Such advertisements are prohibited from implying that the consumption of analgesics is safe, or that analgesics have relaxing, tension-relieving, sedative or stimulating effects. This recognises the particular harms that inappropriate or excessive use of analgesics have caused in the past and can continue to cause.

25 Vitamins and minerals

Advertisements for vitamins and minerals must not claim or imply that they are a substitute for good nutrition or a balanced diet, or that they are in any way superior to, or more beneficial than, dietary nutrients or that supplementation is necessary for the maintenance of normal health when the diet is not inadequate.

Advertisers should also be aware of the requirements relating to vitamins in Schedule 2 of the Regulations. Part 1, item 3 of Schedule 2 of the Regulations prohibits certain representations in relation to vitamins. Only the substances listed in Part 3 of Schedule 2 may be referred to as vitamins and then may only be referred to by the names specified in that part. Further, Schedule 2, Part 1, item 9 prohibits certain representations about the recommended daily or dietary intake or allowance of a vitamin or mineral.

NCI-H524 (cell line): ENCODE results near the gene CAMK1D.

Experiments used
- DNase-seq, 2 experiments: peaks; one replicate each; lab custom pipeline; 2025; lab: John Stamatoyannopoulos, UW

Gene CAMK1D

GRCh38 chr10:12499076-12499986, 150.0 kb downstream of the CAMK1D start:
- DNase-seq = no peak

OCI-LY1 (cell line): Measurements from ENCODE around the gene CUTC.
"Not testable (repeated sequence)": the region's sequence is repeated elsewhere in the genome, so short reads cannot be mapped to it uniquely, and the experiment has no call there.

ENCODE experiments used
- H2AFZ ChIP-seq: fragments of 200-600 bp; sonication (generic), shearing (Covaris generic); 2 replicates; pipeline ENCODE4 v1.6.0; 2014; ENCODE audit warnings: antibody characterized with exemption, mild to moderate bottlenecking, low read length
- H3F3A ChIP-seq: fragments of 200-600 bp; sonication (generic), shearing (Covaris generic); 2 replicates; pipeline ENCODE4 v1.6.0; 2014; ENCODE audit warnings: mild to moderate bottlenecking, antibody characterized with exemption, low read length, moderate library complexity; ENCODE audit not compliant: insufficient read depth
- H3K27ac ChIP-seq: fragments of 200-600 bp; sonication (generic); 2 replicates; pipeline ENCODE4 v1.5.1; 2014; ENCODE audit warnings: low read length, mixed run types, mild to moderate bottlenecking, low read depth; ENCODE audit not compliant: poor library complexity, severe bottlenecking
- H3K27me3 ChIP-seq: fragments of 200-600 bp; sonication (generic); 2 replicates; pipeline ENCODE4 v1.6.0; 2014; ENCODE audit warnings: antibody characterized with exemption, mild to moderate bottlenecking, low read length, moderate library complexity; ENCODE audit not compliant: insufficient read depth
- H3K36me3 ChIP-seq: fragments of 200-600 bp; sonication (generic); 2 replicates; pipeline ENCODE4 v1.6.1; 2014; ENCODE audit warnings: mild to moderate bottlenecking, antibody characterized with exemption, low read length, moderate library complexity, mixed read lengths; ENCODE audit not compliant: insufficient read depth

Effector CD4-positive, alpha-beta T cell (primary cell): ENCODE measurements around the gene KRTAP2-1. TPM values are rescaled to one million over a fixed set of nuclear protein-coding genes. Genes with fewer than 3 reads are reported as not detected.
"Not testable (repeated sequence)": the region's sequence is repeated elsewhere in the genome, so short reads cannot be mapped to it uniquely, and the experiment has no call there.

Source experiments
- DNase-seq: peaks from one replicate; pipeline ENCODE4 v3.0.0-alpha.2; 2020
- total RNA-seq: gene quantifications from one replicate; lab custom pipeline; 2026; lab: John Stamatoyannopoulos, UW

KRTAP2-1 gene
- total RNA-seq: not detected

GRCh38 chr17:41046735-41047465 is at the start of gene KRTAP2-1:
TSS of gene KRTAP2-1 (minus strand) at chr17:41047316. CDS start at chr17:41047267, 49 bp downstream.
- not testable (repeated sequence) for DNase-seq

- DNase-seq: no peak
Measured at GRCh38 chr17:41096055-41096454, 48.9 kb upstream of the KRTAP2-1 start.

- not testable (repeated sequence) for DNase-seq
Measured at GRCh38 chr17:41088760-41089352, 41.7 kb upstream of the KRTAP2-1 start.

26 Therapeutic goods that are for weight management

Consumers seeking to lose weight are may be susceptible to marketing. For these reasons, there are special requirements for the advertising of goods for weight management.

Weight management is defined in subsection (4) of this provision as including claims about weight loss, weight control, weight maintenance, measurement reduction, clothing size reduction and hunger suppression.

For an advertisement for a weight management good to convey the balance required by subsection (1), the need for a healthy energy controlled diet and physical activity must receive adequate prominence in relation to the weight management claims.

Claims that are likely to contravene subsection (2) of this provision include claims that a therapeutic good can eliminate some or all of an individual's calorific intake.

Advertisers should also consider guidance from TGA and NHMRC in relation to weight loss products and what can constitute typical results.

27 Sunscreens

Consistent with the requirement that advertising of therapeutic goods must not undermine public health messaging, there are special requirements around the advertising of sunscreens that claim or imply that the sunscreen will prevent any of sunburn or skin cancer. It is also essential that, given Australia has one of the highest incidences of skin cancer in the world, consumers are aware that sunscreen use is only one element of sun protection. Other protections (like a hat, shirt, sunglasses and the use of shade) are necessary, as is the regular re-application of sunscreen.

Statements or visual representations to the effect that prolonged high-risk sun exposure should be avoided and frequent re-application or use in accordance with directions is required for effective sun protection must be prominently displayed or communicated.

This approach is also consistent with the permitted indications for sunscreens, which require sunscreen labels to carry a message to the effect that 'Prolonged exposure to the sun should be avoided, it is important to wear protective clothing, hats and eyewear when exposed to the sun'.